The infinite vs. the whole

So what’s the difference between the integers and the infinite integers? There is nothing in the second that is not in the first, so what in the world can “infinite” add?

When you speak of numerals as infinite you mean something like no point in the enumeration hits the last thing that can be enumerated. This assumes that “infinite” always begins with some part of the integers and denies something of it. If this is right, “infinite” is a judgment about a part or a way of considering something as never whole.

Briefly:

If infinite means “no part is the last one”, then infinite is a claim made about parts.

Though the infinite is never whole, that which is infinite can form a whole. This does not happen by adding something “on the end” or by filling out the rest of the process. There is no end to add things to, nor a “rest of the process” to go through. The whole of which “infinite integers” is a part is just “the integers”; the latter being a whole while the former is never is.

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2 Comments

  1. Will Farris said,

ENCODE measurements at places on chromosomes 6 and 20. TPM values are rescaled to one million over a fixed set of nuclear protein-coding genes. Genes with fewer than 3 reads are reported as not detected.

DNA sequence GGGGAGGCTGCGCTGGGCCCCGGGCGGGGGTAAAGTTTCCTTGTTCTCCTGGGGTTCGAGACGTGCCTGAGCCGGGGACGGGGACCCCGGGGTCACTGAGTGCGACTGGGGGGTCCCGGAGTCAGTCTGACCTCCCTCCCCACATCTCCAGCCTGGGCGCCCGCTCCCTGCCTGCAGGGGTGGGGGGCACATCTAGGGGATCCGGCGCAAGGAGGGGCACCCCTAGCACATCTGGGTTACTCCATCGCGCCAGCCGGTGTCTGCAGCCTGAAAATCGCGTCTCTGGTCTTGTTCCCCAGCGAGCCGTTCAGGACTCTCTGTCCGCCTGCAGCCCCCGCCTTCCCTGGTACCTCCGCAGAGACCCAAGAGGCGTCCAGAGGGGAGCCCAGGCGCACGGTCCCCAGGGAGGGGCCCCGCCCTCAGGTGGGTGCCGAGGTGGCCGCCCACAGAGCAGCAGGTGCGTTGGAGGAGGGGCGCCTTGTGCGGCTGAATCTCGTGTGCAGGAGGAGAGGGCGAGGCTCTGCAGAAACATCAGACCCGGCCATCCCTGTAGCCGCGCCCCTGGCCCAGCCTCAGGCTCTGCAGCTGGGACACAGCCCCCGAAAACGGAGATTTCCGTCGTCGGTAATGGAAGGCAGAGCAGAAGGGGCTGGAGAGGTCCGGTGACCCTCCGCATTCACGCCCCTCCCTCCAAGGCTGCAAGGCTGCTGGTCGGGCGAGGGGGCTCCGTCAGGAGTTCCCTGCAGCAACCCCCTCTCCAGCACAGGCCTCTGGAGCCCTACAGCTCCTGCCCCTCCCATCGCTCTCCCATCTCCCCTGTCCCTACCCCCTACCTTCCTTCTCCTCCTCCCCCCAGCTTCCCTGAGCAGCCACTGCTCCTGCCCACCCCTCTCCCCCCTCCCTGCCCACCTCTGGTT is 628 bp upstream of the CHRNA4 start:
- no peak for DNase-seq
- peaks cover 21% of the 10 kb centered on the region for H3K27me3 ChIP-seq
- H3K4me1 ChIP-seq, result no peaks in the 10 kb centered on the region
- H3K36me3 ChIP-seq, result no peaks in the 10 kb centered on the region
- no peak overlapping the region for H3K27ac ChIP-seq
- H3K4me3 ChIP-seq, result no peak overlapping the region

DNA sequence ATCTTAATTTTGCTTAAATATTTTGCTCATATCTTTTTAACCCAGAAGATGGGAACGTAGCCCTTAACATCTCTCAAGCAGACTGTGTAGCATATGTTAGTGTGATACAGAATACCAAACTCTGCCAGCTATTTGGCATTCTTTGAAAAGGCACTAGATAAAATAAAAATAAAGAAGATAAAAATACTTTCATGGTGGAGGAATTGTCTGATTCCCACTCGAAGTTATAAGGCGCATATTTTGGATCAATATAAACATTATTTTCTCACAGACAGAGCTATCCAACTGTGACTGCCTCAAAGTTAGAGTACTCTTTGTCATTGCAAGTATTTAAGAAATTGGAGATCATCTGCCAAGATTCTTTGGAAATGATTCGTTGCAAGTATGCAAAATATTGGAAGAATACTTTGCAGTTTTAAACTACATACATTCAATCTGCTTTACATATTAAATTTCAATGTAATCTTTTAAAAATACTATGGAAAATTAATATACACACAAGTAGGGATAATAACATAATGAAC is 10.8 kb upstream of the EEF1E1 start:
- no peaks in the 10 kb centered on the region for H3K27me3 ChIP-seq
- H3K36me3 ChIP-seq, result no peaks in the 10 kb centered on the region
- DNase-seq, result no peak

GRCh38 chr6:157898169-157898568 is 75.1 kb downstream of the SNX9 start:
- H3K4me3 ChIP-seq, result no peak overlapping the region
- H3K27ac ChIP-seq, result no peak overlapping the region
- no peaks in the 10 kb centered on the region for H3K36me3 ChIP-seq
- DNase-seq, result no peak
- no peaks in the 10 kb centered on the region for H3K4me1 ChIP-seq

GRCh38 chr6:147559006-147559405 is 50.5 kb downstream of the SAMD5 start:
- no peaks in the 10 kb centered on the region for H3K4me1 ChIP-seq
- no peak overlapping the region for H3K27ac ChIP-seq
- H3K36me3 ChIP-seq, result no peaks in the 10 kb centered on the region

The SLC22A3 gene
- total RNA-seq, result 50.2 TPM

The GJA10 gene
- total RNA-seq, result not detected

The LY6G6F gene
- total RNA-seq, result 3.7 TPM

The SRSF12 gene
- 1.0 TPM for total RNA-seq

January 28, 2016 at 2:30 pm

    This is the whole basis of integral calculus, which is a process of summation of an infinite number of terms. A convergent series such as those generated by the Zeno paradoxes (1 + 1/2 + 1/4 + 1/8 +…) eventually adds up, or converges, to 2. Thus the number 2 is the totality of a certain “real” infinity, even though we cannot actually put physical objects in any one to one correspondence to the terms.

    • January 28, 2016 at 2:35 pm

      Converging on something requires not reaching it. One doesn’t add up to 2 but treats it as a term of pure becoming. If you wanted to just get to 2, there are much easier ways than by taking a limit (you can just advance by units, for example, and get there in two steps.)


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